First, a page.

Like the fall of the Roman empire has a few contributing factors, so does the fall of the Qing dynasty.
Remotely, the Qing dynasty was militarily weak in the 19th century. It had lost the Opium Wars. It lost to Japan in 1895 and was invaded by the Eight Nation Alliance in 1900 to put down the Boxer rebellion; the British also leased Hong Kong about this time. Governmentally, there was a coup in 1898, revealing instability, and the (imprisoned) Emperor and the Empress Regent died practically simultaneously in 1908, leaving a child emperor and a relatively weak regent.
This was a rough period: the Chinese Martyrs canonized by JP2 are from this time, and the Eight Nation Alliance looted Beijing and raped women, something the Chinese still remember.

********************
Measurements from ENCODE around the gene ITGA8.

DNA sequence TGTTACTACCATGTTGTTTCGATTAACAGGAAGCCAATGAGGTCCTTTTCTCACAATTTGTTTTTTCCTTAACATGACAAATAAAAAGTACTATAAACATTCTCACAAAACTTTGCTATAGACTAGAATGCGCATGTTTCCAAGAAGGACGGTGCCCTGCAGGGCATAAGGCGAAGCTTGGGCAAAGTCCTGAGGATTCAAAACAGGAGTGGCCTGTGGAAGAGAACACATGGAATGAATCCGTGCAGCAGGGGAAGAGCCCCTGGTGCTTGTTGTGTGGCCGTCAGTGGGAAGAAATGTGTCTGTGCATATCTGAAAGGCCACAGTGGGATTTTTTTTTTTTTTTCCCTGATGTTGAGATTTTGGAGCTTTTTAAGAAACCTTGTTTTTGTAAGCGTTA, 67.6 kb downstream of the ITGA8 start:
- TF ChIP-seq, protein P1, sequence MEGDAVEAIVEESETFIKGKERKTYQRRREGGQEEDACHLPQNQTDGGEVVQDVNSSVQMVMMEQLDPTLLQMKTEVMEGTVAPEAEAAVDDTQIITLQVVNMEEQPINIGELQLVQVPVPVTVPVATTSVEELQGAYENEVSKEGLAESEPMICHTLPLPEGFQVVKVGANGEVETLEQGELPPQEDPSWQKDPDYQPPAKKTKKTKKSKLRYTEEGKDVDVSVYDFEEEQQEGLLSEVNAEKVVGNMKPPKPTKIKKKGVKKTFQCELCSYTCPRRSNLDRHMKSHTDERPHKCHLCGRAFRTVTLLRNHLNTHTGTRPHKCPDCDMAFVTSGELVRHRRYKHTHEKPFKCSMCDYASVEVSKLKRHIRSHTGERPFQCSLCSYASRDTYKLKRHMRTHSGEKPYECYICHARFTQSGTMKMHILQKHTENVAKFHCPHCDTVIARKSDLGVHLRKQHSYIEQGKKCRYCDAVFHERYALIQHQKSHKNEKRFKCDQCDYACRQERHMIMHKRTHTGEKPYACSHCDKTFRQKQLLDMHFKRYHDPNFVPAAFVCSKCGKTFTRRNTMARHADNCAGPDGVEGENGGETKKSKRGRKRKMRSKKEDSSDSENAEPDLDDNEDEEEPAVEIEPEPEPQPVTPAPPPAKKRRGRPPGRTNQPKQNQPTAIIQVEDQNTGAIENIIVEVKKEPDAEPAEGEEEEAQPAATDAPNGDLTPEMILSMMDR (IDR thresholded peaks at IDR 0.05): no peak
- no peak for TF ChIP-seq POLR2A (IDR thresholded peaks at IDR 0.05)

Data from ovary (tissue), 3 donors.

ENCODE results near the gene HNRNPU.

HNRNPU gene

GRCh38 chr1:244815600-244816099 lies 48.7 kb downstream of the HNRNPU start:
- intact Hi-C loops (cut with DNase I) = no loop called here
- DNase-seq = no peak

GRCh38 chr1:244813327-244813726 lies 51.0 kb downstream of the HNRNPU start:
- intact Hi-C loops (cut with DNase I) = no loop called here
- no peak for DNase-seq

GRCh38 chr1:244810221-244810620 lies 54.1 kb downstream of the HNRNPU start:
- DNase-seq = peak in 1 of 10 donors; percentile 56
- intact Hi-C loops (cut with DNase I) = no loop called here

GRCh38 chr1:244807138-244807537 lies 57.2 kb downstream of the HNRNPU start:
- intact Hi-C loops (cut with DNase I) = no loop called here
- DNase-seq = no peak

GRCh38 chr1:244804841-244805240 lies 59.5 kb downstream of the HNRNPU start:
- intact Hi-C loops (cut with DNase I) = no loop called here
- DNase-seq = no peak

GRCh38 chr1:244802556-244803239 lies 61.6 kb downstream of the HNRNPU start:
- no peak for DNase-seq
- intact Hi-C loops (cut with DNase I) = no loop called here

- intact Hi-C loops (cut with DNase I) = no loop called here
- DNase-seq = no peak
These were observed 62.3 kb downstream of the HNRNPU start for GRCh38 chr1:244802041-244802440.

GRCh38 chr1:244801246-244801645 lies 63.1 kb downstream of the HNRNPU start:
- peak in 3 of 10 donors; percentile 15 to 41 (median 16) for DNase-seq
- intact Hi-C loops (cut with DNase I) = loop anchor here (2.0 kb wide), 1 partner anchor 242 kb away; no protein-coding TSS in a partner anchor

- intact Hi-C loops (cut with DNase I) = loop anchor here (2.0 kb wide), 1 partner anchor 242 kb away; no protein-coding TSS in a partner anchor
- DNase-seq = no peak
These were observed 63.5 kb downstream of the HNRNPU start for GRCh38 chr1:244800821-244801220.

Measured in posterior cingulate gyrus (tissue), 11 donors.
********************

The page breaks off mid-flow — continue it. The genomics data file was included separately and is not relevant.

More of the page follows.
Proximately, the dynasty was stuck with a payment for losing to the Eight Nation Alliance and tried to manage it by nationalizing the railway and putting it under foreign control, which led to several regional uprisings (supported by anti-Qing exiles as well as the Black Dragon Society of Japan) that the dynasty was too weak to control.